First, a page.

I Bet Keanu Reeves ALWAYS Says I’m Sorry

This morning I read a great article in Time entitled, “Why Everyone Is So Rude Right Now,” and it reminded me of a post I started (but never published) about how no one says “I’m sorry” anymore. At the time I wrote it, I thought maybe it was just my overly sensitive reaction to a minor offense … definitely not worth exposing my deep central nervous system sensitivity to physical, emotional, or social stimuli. After all, I’m a pretty private person!

But ya know … I don’t think it’s just me.

To be clear, I’m not referring to Sorry Syndrome apologies, “the overwhelming need to apologize for every little thing, even if the individual apologizing isn’t to blame or if the event they’re apologizing for is completely out of their control.” I know I don’t have to apologize to the sofa for bumping into it, and my therapy sessions on this are coming along nicely, thank you very much. Nor am I referring to the fact that women apologize more than men. Which … don’t get me started.

Nope, I’m talking about situations in which a clear injury, error, or other clash has occurred, but rather than apologize, the other party either ignores the situation or obstinately reinforces their assault. “I can’t believe you’re upset because I just ran that red light and almost hit you. So now I’m going to turn around and intentionally run into you and really give you something to be upset about.”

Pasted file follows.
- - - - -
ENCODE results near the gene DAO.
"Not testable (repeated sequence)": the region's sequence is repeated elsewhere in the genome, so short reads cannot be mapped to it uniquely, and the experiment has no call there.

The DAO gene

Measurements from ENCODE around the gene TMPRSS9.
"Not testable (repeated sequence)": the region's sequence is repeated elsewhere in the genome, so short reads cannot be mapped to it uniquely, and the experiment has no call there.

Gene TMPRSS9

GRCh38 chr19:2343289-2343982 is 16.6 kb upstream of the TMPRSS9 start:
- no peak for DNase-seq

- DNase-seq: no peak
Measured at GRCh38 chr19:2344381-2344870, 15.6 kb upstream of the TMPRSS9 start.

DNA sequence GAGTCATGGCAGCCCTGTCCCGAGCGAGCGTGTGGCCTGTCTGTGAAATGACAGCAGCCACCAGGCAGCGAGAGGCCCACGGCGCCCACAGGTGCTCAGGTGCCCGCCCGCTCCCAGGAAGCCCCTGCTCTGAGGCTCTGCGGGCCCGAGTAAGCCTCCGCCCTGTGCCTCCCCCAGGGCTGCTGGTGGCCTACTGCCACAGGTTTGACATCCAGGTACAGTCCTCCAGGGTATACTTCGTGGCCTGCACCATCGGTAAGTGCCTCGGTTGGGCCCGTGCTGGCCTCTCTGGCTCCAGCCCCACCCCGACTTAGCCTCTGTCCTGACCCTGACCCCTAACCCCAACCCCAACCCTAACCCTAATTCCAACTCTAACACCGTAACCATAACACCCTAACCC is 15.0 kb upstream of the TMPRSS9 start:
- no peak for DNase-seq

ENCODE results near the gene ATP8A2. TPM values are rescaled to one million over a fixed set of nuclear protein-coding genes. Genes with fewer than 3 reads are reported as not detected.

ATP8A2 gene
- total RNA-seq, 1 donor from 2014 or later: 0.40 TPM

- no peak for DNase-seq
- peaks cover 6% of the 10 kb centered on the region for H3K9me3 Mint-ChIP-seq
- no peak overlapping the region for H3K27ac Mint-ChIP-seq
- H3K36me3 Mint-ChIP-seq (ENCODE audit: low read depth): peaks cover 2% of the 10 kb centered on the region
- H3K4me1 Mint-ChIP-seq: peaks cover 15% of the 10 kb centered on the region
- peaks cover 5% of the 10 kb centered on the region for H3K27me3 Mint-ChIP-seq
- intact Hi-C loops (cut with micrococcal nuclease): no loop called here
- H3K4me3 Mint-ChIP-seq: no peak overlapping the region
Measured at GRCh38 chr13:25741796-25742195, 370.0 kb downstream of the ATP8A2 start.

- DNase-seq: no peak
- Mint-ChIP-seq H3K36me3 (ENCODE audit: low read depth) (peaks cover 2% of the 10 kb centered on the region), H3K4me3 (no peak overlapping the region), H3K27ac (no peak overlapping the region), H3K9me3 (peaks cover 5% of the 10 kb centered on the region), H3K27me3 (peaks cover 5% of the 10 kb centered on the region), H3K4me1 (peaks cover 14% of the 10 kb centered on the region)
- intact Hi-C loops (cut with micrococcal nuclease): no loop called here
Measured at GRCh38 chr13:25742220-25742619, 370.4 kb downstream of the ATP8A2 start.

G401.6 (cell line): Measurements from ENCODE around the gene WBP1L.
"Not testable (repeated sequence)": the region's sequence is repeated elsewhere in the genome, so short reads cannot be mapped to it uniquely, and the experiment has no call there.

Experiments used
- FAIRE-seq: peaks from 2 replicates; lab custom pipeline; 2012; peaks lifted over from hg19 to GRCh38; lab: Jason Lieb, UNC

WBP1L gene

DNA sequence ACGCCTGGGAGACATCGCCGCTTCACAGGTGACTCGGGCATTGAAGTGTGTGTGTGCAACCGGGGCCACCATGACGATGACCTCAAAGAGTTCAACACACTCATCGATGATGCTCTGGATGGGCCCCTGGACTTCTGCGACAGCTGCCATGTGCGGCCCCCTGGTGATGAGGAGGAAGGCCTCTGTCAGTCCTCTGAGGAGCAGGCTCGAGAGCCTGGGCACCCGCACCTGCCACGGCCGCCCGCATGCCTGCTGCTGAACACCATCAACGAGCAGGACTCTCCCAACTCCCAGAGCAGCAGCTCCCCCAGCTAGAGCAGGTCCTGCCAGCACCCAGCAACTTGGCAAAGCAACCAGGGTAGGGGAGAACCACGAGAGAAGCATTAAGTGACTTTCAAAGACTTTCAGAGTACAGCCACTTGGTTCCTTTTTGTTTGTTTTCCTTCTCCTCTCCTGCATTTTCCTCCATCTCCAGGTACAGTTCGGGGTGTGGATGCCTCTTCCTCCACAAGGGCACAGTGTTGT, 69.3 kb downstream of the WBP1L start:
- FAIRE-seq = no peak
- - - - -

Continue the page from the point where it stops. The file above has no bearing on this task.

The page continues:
Sounds a lot like “You better stop crying, or I’ll give you something to cry about.” Ugh!

What’s going on here?

It’s interesting that a “should I apologize?” query brings up MILLIONS of articles on the Internet. And telling that the first of those results is “11 Times You Should Not Say “Sorry” (And What To Say Instead).”

Some other examples are:

This alone wouldn’t be a problem, as most of these articles explain (later in the text) that they are referring to situations in which an apology really isn’t appropriate but wholeheartedly recommend an apology when a clear offense has been made. The problem is that on average, eight out of 10 people will read headline copy, but only two out of 10 will read the rest. That means that eight out of ten people have now learned that if you want to be a successful person you should stop apologizing and say “thank you” instead. Hmmm … (and by the way, congratulations if you’ve read this far and realize this post isn’t just about Keanu Reeves!)

But clearly there’s something more endemic going on here than a bunch of really confused people who have to “google” whether or not they should apologize.

People who cannot apologize often have such deep feelings of low self-worth that their fragile egos cannot absorb the blow of admitting they were wrong